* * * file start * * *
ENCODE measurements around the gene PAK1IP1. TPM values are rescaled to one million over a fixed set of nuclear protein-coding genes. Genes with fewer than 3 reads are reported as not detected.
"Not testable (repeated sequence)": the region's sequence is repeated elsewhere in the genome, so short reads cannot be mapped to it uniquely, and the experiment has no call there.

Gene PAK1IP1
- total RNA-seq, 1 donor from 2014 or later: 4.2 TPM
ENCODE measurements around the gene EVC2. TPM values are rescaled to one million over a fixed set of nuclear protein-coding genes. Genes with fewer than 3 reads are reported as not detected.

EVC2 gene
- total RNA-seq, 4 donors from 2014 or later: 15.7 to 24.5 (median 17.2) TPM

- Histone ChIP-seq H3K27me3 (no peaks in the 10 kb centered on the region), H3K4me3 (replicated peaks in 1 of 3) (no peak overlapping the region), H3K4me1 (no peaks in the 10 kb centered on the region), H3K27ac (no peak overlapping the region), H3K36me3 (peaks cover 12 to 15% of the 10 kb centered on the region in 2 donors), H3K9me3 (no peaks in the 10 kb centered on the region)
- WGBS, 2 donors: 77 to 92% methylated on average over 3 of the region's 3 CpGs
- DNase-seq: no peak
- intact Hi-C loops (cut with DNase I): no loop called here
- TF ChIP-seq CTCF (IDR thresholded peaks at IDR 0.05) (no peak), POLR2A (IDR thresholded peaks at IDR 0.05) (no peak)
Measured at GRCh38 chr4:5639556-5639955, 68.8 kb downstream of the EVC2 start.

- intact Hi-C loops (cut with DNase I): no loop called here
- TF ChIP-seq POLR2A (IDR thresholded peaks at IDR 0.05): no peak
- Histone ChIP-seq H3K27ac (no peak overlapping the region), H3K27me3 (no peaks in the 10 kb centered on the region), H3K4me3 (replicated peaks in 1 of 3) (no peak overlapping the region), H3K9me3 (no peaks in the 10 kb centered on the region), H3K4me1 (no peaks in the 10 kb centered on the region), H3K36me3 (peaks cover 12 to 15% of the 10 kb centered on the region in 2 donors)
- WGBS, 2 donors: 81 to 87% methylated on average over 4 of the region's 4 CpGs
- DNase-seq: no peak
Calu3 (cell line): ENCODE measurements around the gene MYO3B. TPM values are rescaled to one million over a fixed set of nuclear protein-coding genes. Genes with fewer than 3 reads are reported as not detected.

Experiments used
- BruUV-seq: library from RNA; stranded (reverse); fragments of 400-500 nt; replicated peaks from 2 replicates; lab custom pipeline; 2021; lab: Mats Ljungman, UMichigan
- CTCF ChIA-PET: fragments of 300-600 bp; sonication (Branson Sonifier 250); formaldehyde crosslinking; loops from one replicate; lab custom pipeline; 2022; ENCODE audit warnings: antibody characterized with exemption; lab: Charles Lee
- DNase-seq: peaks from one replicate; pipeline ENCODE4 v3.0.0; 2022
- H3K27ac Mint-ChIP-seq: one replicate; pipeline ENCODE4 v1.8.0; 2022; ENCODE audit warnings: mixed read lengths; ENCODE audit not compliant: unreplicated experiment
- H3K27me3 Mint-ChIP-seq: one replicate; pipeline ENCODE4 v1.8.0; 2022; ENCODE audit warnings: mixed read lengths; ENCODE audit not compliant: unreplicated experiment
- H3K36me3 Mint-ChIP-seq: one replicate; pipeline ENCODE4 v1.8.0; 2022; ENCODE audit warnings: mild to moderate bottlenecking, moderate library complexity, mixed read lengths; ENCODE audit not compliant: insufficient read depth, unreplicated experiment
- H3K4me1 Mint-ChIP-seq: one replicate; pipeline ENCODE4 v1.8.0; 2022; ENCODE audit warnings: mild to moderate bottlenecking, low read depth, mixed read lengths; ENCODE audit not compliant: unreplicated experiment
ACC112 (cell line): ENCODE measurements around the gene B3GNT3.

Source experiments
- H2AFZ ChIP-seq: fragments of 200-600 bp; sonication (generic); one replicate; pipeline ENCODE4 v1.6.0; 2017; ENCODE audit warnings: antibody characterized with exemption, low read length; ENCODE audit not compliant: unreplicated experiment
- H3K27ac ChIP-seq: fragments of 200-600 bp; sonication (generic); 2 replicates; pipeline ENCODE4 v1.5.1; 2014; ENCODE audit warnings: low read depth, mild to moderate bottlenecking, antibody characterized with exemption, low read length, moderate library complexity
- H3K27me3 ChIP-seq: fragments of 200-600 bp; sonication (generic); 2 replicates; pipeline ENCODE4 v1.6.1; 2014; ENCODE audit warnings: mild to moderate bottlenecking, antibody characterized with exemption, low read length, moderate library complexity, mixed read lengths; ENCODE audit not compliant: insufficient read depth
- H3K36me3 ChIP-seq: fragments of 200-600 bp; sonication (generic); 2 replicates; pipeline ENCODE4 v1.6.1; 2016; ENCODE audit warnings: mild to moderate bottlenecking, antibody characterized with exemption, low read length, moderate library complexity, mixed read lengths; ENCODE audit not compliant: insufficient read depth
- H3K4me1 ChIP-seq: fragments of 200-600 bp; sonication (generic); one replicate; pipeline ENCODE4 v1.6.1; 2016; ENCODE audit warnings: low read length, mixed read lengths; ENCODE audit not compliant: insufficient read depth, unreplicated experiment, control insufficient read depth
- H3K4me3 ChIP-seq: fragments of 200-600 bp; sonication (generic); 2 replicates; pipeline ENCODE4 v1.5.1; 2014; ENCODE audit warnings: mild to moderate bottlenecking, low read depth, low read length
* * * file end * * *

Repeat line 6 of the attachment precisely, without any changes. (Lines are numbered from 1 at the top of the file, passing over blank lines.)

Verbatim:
EVC2 gene